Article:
Believe it or not, this was my first excursion into wider Germany since moving to Berlin. This marks a sense of stability for the first time since living here: before, I guess I just didn't travel due to being in a precarious money situation, or simply working too much and not having the time. But my friend Simon was visiting from Amsterdam and we wanted to do something spontaneous.
Bus tickets cost a whopping 8€ each way (and on a Saturday!) with MeinFernbus. It took about two hours to get there. I slept for most of the way, but in my waking moments, it was indeed nice to see a bit of countryside. We hadn't actually made any plans about what we were going to see or do in Leipzig - this was also kind of nice, not to be rushed.
First stop was the Nikolaikirche, which is basically just a walk up the hill from the bus stop. It's famous for being where the Monday Demonstrations took place in 1989, starting the Peaceful Revolution in the GDR.
The interior of the Nikolaikirche is one of the most beautiful I have ever seen in any church - I was particularly into the pastel nave detail.
After having coffee and cake at the nearby Veganz and being disappointed at how little visitor information was available at the main train station, we decided not to buy any tram tickets and to instead just wander around. We couldn't have done this without investing in a small map, though. Walking around the city centre, it was pretty easy to find classic monuments such as the Thomaskirche, where Bach is buried.
The museum in the former Stasi HQ was a great accidental find. It was one of the strongest museums I've been to: very DIY, very critical of the regime, amazing contemporary artefacts, just brilliant. I still wonder almost every day that it is such recent history, yet feels so dated when you look at photographs.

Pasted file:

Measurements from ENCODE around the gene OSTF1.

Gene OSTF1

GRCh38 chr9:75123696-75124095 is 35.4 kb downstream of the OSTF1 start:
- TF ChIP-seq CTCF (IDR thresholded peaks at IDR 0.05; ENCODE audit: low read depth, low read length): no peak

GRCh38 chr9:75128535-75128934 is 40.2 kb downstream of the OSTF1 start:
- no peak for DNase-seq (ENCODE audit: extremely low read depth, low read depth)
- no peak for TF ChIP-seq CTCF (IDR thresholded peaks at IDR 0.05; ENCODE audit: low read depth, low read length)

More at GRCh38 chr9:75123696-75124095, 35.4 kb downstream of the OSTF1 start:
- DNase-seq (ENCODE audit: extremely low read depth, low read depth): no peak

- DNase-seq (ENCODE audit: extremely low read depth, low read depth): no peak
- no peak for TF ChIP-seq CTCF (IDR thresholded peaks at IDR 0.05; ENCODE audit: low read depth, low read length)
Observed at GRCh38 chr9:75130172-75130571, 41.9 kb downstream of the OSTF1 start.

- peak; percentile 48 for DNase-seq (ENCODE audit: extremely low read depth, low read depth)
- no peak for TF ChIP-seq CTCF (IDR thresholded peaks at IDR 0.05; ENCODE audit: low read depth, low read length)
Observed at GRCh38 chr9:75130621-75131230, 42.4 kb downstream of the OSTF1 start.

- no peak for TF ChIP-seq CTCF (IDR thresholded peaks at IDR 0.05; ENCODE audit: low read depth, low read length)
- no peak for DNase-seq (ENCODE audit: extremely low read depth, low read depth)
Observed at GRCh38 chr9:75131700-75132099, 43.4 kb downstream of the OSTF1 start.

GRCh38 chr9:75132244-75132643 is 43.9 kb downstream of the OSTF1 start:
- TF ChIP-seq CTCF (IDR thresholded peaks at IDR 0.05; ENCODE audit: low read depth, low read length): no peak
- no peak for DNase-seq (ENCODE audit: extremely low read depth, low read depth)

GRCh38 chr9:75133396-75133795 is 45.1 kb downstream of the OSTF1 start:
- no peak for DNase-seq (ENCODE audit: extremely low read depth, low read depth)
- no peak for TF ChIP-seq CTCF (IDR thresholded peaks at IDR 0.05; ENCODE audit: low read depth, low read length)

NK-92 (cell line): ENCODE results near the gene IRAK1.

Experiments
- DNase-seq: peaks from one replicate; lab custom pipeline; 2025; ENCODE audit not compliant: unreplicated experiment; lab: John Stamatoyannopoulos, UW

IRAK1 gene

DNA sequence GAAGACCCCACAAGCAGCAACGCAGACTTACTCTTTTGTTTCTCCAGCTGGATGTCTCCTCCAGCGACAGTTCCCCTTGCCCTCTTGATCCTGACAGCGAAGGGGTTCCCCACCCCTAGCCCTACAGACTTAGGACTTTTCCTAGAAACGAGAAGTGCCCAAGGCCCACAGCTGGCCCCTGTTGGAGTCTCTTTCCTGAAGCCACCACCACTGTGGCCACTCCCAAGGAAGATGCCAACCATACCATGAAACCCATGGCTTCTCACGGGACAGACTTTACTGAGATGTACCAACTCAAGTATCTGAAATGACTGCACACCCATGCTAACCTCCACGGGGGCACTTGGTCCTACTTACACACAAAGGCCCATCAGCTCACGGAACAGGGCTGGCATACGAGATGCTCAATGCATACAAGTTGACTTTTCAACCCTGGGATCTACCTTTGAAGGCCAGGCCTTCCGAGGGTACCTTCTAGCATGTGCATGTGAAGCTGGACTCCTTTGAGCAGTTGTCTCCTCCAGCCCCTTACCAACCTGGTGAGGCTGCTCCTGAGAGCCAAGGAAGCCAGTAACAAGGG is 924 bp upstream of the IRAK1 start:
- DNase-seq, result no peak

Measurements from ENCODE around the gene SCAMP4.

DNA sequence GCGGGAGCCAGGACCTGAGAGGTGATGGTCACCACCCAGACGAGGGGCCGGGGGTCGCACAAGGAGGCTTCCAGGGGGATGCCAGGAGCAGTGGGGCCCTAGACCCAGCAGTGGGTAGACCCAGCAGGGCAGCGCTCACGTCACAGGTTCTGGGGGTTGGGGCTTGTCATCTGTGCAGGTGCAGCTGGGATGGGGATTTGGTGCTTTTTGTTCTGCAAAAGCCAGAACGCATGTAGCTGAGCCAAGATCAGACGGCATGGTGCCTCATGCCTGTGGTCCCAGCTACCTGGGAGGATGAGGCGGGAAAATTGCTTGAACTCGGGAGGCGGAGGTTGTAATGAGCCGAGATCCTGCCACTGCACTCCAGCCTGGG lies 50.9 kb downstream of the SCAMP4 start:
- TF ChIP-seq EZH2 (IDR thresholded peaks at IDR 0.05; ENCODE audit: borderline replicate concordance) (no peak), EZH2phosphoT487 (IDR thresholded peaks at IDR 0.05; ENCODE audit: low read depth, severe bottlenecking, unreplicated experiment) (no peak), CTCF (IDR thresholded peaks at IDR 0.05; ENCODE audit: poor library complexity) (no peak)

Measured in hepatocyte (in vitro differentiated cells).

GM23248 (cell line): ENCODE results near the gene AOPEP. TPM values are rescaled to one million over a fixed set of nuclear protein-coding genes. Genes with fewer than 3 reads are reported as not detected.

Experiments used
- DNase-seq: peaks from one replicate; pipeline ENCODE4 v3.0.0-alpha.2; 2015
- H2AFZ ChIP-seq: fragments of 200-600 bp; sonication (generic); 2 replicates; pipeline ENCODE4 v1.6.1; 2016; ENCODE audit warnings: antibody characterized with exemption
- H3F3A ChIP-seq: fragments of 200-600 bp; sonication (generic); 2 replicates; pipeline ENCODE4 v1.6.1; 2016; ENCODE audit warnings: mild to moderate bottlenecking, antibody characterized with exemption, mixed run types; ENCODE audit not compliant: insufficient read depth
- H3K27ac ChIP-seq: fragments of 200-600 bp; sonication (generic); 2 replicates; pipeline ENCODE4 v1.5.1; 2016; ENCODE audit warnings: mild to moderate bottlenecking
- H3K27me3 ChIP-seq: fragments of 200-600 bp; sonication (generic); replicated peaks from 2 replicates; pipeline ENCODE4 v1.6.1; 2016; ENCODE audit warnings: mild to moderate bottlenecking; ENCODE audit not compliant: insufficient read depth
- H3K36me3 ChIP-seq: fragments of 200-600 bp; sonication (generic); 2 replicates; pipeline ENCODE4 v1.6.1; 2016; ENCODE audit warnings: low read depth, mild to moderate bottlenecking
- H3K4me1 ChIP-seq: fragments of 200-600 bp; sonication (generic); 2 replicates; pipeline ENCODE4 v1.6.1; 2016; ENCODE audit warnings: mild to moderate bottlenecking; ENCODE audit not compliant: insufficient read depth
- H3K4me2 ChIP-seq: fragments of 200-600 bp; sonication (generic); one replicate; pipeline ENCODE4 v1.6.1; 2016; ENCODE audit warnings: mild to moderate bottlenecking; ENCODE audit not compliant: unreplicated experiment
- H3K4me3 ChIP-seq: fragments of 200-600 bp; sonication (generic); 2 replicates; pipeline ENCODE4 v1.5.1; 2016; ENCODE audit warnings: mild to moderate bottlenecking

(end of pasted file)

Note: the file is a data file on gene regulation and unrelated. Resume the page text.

Afterwards, we continued our walk into Lindenau, which my friend Fiona had described as a more chilled Prenzlauer Berg. It was astonishing how quiet the streets were. In fact, they were almost deserted. For a while, it looked very leafy - almost suburban - before eventually descending into an area where people were sitting outside having drinks. Still, a lot of the stores seemed to be very closed, but I don't know whether I'm just too spoilt by Berlin opening hours.
For lunch we went to the Vleischerei, where I had a seitan burger, fries and Rhabarberschorle (which has become my very favourite German drink).
We did find a nice second-hand store where I bought some shoes and sunglasses, which was right opposite vegan café süß + salzig, as per Fiona's recommendation, but didn't go in as we had just eaten. I'm keeping it in mind for next time though!
This part of the city reminded me a little bit of Graz, Austria - I guess it was the "German-looking" buildings and the burgeoning alternative/DIY scene.
Finally, something I enjoyed about Leipzig and the surrounding region was the jagged place names. See above: Zschochersch?! To my relief, when I asked a local for directions, even she couldn't get her tongue around this name. On road signs, I spotted Delitzsch, Zwochau... a penchant for the letter "Z". Is this a relic from some extinct Saxon tongue?
It was a good day. I hope this will be the first of many trips I make to Leipzig!